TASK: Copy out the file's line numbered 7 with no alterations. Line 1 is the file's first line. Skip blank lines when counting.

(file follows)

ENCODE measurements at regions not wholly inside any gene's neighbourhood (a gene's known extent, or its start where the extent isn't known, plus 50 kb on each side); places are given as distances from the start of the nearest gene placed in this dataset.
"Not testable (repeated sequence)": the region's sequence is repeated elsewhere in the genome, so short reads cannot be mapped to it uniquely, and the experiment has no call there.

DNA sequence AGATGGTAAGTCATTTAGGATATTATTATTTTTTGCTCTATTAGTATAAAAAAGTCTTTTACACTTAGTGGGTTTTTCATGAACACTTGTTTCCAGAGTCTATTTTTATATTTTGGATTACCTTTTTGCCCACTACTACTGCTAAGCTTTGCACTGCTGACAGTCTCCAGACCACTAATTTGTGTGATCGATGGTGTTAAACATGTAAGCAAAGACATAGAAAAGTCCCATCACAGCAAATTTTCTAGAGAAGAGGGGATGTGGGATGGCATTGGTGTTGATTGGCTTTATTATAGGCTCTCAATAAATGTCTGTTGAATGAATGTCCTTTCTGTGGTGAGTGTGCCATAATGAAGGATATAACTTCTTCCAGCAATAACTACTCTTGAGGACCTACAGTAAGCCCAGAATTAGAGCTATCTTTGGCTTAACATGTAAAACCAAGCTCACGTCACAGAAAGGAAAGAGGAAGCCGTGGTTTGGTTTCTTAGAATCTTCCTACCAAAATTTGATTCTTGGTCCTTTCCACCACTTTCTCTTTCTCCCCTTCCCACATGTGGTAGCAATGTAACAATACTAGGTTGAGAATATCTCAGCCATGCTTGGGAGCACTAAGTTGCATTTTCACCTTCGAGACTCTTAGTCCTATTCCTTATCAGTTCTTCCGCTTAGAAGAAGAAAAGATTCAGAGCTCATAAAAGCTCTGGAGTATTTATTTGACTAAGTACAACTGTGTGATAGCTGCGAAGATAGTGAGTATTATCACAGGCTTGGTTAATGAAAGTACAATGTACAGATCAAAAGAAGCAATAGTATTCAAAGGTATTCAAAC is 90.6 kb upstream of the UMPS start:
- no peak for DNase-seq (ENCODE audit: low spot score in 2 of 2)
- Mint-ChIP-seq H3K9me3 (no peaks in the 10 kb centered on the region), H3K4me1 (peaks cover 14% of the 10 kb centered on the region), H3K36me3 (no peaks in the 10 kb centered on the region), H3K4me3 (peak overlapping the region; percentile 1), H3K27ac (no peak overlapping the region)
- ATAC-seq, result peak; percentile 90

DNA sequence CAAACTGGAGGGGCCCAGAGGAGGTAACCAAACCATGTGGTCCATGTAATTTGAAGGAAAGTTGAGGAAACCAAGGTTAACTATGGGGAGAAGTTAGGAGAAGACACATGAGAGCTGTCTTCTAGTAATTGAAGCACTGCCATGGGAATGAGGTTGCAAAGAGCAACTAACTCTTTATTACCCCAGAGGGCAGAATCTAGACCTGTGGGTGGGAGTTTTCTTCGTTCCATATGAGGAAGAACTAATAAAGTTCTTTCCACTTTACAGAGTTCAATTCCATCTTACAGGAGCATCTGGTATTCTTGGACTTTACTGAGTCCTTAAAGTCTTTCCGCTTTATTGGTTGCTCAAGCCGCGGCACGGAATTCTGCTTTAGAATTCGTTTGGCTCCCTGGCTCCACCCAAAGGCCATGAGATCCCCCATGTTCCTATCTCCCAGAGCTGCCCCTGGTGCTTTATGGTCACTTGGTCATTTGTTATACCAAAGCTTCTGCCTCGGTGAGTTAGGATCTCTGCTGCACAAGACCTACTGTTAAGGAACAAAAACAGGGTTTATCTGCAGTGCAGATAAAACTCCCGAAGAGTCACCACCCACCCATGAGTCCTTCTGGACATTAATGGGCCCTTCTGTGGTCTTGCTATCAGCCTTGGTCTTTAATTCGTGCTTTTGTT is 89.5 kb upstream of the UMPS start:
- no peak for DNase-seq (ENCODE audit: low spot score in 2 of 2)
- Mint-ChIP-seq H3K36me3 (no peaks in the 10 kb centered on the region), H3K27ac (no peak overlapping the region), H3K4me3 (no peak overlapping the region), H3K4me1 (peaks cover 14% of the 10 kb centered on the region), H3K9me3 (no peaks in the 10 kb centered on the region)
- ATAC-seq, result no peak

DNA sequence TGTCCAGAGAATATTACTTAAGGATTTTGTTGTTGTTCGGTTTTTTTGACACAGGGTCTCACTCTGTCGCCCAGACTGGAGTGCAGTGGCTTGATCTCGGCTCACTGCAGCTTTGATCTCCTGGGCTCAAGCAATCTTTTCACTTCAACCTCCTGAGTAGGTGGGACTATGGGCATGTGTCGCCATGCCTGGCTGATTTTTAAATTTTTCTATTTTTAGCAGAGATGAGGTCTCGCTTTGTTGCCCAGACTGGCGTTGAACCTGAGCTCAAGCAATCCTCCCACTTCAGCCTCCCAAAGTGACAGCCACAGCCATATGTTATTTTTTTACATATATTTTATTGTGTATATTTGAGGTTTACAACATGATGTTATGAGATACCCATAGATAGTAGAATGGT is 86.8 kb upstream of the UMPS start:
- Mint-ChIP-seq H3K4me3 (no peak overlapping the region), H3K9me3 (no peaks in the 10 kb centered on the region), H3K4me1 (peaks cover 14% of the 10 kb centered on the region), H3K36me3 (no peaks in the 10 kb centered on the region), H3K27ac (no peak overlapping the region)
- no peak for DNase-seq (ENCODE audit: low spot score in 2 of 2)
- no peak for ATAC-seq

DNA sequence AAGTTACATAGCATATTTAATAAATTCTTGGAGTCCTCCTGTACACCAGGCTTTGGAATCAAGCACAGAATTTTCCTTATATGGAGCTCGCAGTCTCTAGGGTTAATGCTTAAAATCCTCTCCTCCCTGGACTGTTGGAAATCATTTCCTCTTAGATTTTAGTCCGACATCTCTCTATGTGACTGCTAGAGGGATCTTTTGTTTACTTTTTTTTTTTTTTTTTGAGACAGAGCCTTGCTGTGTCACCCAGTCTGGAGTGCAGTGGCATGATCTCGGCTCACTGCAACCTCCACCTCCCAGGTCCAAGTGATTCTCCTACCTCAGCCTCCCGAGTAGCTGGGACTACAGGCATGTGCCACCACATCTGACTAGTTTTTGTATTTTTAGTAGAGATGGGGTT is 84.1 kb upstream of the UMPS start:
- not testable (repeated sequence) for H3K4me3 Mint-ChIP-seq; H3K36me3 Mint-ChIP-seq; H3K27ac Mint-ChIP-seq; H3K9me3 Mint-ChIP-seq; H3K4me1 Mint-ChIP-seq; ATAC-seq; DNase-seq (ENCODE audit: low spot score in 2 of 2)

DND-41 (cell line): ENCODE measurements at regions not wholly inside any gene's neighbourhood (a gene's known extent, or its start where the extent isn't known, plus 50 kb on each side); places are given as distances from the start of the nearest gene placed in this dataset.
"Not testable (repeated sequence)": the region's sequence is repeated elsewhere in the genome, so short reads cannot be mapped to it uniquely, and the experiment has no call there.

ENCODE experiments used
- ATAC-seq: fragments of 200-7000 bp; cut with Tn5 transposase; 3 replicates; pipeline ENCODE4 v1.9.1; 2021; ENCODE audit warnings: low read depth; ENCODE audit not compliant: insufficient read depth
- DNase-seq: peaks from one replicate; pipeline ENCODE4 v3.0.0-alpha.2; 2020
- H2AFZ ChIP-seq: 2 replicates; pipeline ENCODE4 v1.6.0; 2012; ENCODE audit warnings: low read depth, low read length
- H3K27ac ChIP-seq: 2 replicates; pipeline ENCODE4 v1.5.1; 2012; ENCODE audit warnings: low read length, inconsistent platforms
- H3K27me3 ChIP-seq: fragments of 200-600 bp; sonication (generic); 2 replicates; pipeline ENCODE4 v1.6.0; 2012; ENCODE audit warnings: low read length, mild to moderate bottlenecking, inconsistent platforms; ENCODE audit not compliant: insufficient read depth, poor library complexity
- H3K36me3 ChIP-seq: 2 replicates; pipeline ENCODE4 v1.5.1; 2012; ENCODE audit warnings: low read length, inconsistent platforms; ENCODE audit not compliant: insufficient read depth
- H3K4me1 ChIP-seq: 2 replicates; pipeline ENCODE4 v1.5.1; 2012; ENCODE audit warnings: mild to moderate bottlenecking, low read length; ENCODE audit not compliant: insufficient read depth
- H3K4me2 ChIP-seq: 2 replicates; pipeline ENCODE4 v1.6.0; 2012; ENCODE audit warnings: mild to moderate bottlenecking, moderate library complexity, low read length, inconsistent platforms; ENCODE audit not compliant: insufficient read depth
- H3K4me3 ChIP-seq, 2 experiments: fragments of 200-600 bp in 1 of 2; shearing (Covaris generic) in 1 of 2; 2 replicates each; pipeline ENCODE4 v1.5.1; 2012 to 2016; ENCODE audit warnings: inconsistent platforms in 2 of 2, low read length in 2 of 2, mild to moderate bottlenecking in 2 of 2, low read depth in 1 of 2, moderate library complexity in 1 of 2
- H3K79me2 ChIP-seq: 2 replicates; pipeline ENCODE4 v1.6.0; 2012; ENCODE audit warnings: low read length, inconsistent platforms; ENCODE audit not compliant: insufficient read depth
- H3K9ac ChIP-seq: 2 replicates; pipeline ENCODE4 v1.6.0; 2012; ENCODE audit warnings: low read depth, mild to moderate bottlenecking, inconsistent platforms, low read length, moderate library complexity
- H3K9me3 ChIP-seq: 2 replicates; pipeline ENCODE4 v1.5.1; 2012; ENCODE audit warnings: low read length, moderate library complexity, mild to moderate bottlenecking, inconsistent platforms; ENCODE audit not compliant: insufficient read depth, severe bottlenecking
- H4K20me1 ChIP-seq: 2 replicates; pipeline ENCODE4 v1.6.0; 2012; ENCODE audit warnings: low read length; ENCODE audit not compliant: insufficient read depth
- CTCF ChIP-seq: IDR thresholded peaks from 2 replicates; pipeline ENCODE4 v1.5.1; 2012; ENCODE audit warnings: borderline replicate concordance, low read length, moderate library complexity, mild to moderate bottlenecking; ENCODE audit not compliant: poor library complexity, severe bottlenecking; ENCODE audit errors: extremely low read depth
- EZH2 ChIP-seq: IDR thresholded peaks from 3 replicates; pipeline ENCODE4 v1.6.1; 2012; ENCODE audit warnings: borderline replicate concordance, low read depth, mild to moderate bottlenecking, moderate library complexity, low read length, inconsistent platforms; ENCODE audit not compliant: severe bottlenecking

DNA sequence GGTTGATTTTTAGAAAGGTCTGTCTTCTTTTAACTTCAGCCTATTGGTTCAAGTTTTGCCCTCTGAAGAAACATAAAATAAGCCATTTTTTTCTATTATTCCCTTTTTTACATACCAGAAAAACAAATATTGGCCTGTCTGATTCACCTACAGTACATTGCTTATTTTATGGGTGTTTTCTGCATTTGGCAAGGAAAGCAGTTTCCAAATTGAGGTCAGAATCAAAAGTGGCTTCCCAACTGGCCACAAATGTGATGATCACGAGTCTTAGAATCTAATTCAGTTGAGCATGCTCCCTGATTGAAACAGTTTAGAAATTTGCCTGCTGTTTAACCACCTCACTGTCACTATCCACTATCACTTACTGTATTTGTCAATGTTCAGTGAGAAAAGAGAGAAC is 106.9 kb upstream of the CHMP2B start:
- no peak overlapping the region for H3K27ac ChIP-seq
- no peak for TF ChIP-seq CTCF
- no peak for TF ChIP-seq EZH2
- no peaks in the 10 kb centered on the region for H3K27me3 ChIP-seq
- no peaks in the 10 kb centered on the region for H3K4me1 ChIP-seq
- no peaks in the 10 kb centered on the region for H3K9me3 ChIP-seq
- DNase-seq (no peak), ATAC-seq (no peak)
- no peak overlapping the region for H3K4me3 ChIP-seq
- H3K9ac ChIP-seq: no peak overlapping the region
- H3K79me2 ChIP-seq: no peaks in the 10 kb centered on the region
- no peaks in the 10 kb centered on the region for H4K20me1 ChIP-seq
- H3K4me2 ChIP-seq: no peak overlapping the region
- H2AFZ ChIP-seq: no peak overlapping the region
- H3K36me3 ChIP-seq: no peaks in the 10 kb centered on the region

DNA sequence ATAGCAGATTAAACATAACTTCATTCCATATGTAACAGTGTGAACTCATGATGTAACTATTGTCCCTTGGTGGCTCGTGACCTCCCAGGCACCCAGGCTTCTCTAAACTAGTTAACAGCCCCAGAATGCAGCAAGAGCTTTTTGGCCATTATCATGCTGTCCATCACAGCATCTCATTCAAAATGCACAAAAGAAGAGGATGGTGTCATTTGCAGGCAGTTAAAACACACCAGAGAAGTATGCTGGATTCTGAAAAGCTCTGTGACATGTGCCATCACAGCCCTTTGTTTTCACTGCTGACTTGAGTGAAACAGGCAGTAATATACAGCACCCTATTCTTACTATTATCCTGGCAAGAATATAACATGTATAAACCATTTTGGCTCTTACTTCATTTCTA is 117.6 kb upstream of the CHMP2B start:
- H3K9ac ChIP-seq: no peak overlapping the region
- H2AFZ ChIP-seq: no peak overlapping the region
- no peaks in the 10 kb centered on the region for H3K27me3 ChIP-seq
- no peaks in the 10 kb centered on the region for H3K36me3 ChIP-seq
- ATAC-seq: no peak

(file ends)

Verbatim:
DNA sequence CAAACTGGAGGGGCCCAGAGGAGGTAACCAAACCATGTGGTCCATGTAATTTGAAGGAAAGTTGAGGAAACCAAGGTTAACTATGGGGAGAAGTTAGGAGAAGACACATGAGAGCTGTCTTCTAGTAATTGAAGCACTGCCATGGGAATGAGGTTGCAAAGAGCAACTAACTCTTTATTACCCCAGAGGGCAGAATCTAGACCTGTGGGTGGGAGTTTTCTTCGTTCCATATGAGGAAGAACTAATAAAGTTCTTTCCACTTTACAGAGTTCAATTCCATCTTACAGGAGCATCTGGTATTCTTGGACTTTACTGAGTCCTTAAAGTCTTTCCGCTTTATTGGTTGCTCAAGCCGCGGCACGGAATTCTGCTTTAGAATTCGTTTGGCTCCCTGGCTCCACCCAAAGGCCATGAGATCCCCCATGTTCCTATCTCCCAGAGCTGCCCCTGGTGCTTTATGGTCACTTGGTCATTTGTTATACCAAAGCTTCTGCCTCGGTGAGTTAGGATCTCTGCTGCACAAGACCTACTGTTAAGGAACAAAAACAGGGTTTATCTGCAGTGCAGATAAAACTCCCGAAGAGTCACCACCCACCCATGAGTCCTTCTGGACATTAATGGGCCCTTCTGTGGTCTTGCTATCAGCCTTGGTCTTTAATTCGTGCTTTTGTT is 89.5 kb upstream of the UMPS start: